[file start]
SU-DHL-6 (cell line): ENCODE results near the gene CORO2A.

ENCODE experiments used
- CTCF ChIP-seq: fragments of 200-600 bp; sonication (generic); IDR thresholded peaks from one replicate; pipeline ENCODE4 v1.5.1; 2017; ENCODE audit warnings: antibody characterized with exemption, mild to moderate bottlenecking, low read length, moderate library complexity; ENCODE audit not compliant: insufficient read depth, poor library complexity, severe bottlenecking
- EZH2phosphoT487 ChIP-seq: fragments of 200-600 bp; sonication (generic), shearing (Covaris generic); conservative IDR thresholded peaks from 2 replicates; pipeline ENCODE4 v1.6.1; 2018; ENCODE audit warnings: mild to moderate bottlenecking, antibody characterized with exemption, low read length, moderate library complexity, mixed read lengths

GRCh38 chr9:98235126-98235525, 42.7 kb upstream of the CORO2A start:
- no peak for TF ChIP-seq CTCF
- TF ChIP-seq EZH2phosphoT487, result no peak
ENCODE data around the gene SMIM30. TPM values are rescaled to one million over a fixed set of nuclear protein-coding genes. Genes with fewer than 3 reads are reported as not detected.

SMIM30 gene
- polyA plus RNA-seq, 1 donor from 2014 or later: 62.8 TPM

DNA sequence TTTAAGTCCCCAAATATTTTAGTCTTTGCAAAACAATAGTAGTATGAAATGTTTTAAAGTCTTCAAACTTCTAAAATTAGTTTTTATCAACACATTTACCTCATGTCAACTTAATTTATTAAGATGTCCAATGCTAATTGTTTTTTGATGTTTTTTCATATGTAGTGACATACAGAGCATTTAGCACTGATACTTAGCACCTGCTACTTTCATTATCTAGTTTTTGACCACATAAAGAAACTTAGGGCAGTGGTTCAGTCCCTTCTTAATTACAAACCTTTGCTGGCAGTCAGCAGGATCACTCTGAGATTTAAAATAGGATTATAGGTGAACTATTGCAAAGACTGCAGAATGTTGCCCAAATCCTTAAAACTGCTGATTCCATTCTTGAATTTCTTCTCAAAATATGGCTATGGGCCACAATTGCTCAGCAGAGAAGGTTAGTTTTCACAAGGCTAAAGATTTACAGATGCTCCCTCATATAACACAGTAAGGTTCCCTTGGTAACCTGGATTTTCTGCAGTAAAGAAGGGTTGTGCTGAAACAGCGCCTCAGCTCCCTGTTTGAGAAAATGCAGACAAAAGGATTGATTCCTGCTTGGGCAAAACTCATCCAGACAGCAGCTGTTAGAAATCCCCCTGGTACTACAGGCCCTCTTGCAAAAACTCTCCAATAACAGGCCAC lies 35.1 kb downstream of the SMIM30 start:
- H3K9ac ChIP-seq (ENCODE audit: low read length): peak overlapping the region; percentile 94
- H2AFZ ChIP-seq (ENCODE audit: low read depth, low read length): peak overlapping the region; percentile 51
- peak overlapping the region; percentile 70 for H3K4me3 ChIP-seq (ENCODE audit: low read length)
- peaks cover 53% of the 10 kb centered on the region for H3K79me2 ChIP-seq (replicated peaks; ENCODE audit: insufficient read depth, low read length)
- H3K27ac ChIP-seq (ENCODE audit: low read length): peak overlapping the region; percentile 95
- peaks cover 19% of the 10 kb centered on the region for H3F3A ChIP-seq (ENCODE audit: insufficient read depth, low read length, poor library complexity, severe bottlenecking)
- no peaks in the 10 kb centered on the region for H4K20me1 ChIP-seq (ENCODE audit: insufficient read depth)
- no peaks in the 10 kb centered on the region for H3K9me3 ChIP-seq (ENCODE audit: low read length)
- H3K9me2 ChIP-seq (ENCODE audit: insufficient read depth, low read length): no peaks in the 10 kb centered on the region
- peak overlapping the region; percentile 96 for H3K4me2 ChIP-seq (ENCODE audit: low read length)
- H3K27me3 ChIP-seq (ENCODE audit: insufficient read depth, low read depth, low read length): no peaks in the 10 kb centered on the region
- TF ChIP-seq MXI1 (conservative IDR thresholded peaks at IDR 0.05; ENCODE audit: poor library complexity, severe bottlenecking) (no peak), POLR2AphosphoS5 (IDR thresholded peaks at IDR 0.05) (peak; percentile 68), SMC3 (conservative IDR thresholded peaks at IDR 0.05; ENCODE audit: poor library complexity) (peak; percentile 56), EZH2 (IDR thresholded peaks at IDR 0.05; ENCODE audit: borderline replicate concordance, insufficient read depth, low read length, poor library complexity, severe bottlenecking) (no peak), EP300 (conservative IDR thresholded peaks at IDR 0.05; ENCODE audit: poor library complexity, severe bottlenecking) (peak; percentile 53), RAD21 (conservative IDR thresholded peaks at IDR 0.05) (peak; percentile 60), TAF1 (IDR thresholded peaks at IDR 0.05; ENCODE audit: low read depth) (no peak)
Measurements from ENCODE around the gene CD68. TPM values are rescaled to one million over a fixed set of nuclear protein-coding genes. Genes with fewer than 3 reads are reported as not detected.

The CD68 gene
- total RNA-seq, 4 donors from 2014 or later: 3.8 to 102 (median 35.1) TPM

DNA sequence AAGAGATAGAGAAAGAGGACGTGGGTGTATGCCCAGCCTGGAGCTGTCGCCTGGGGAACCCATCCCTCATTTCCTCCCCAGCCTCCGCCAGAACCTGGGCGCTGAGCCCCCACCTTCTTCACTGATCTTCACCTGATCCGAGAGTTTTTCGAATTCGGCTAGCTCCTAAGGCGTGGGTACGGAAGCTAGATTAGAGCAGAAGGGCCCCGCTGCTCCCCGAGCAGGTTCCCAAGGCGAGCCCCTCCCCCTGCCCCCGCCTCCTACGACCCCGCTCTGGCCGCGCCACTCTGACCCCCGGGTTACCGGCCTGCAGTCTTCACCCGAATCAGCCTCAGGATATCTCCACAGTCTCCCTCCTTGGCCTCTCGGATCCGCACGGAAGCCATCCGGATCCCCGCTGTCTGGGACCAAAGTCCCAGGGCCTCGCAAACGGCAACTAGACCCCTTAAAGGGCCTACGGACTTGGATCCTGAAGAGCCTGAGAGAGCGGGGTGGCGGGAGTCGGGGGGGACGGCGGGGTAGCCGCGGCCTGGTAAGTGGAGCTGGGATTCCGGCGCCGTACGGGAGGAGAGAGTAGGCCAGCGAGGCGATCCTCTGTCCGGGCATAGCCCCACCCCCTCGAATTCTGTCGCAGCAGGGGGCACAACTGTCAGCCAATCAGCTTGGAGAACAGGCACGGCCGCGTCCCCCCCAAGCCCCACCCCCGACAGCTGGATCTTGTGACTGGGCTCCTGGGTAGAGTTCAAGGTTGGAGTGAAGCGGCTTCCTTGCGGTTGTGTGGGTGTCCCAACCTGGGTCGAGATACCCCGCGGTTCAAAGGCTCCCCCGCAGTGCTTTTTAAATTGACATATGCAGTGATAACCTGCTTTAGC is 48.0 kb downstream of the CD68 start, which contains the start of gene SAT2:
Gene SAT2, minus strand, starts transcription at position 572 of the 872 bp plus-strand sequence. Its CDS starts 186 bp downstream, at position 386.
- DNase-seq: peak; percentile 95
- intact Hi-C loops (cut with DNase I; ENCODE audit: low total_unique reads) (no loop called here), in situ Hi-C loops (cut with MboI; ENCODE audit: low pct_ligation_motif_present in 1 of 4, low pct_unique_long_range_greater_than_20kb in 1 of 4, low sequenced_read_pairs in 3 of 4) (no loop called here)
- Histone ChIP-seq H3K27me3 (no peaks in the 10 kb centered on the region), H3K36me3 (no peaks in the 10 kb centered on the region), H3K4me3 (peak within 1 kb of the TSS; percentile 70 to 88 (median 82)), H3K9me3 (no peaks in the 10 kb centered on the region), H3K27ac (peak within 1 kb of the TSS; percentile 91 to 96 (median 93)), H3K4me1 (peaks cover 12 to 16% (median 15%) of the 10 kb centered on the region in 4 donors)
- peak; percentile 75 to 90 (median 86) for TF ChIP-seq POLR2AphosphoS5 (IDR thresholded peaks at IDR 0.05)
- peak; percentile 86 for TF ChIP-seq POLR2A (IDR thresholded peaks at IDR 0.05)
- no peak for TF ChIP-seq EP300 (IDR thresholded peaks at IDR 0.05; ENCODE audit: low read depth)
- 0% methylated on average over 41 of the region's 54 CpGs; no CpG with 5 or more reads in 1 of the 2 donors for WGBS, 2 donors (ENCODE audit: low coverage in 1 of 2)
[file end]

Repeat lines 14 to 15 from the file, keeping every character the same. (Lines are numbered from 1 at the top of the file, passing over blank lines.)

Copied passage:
- peak overlapping the region; percentile 70 for H3K4me3 ChIP-seq (ENCODE audit: low read length)
- peaks cover 53% of the 10 kb centered on the region for H3K79me2 ChIP-seq (replicated peaks; ENCODE audit: insufficient read depth, low read length)